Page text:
Last we left off, I was hating my life at Mile 9 of the Go! St. Louis Marathon as my blister popped (or at least, I think that’s what happened) and I debated whether to split off with the infinitely-smarter-than-me half marathoners or stick it out for the full. You guys have been on the edges of your seats waiting to find out, I’m sure.
Ok, no you weren’t. Because you know me. You know there was basically no way in hell, minus a possible nuclear attack from North Korea and/or a suddenly broken leg, that I would drive all the way to Missouri just to run a half marathon.
We continued on, heading towards Forest Park, which is apparently a gigantic park in the middle of St. Louis. People tell me it’s bigger than Central Park, but I don’t know that to be true and don’t care enough to quickly Google it and find out. We stayed with Terri and her group still, which was quite amusing since many people ran by and congratulated her on her 100th marathon. The rest of the people were confused by the various signs on everyone’s backs and kept asking whose 100th marathon it was, but they meant well. Around mile 12, we caught up to Abbi, who had adopted a walk/run strategy because of the heat. The temperature at the start of the race was in the mid-60s and humid, which is pretty warm for a race this time of year. It quickly rose higher and we were often running in full sun, making for a really warm and pretty uncomfortable day. Add that to a bunch of hills and a few people who had run a marathon the day before, and you were looking at a lazy bunch. JC’s ankle was bothering him, Amanda and I were feeling lazy, and Abbi was hot, so we all started running and walking together, picking up a first time marathoner named Jessica along the way. She was really amused by our antics and horrified by the number of marathons we have run. But I mean, how could you not be amused by us?
OK, so we’ve still got a ways to go on coordinating the jumping thing. Terri and her group went a little faster as the four of us continued to hang back, but we caught up to them around mile 14. For some reason, at this point in the race, we were just really unmotivated. Like, exceptionally unmotivated, even for us – and y’all know that’s saying something. The good news was we had lots of photo opportunities to distract us! Terri had really planned ahead.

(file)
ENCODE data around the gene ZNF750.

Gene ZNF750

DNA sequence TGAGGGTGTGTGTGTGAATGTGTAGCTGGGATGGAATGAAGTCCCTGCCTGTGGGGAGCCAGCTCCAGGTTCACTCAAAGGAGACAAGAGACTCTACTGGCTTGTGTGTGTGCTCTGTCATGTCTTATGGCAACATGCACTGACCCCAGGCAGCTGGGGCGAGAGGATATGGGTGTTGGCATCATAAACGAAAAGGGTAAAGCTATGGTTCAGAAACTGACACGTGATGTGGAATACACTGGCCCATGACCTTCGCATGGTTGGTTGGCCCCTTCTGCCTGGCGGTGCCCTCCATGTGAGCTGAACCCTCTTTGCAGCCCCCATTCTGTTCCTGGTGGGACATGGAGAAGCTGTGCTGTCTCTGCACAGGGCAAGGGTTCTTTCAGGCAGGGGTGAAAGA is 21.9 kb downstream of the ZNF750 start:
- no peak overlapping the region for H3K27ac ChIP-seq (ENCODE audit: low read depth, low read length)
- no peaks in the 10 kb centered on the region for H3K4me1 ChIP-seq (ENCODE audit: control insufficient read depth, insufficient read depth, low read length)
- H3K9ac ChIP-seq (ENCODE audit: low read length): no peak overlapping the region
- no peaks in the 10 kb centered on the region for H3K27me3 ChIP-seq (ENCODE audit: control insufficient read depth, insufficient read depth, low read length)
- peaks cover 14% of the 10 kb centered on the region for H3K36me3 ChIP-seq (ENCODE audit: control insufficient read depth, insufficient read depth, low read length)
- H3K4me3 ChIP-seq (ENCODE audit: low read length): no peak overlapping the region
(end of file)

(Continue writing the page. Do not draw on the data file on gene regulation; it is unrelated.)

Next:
The course next took us through some of the nicest neighborhoods in St. Louis and through the Washington University campus, which is where one of my best friends went to school. I was looking for his fraternity’s house along the route, but couldn’t find it. Come to find out that they got kicked off campus a few years ago…awkward.
This portion of the course was pretty hilly, but at least it was slightly shaded. It was just me, Amanda, and JC now, and JC was wearing a sign on his back that said “It’s her 100th marathon!” with an arrow pointing to a picture of Terri. The problem was that Terri was now ahead of us, and with sunglasses and a Maniacs singlet on in the photo, everyone just assumed it was either me or Amanda’s 100th. The whole experience made me pretty excited to run my 100th (or hey, 50th would be good too) and make a sign, because people were real excited about it. As we approached mile 18, we were feeling ok, just tired. All of a sudden, an oasis appeared in front of us. It was so beautiful that it almost seemed to be a mirage.
This would have been much more exciting if I could have sugar, but since I can’t, I was mostly sad while Amanda and JC were beside themselves with anticipation. Apparently Belgian waffles take like 6 hours to cook, though, because we were there for about 20 minutes. I was allowed to get a tiny free sample of frozen yogurt, though, which made me happy. It became quite the party at the mile 18 waffle brunch, and fortunately we were far enough in the back of the pack that people weren’t really judging us for stopping.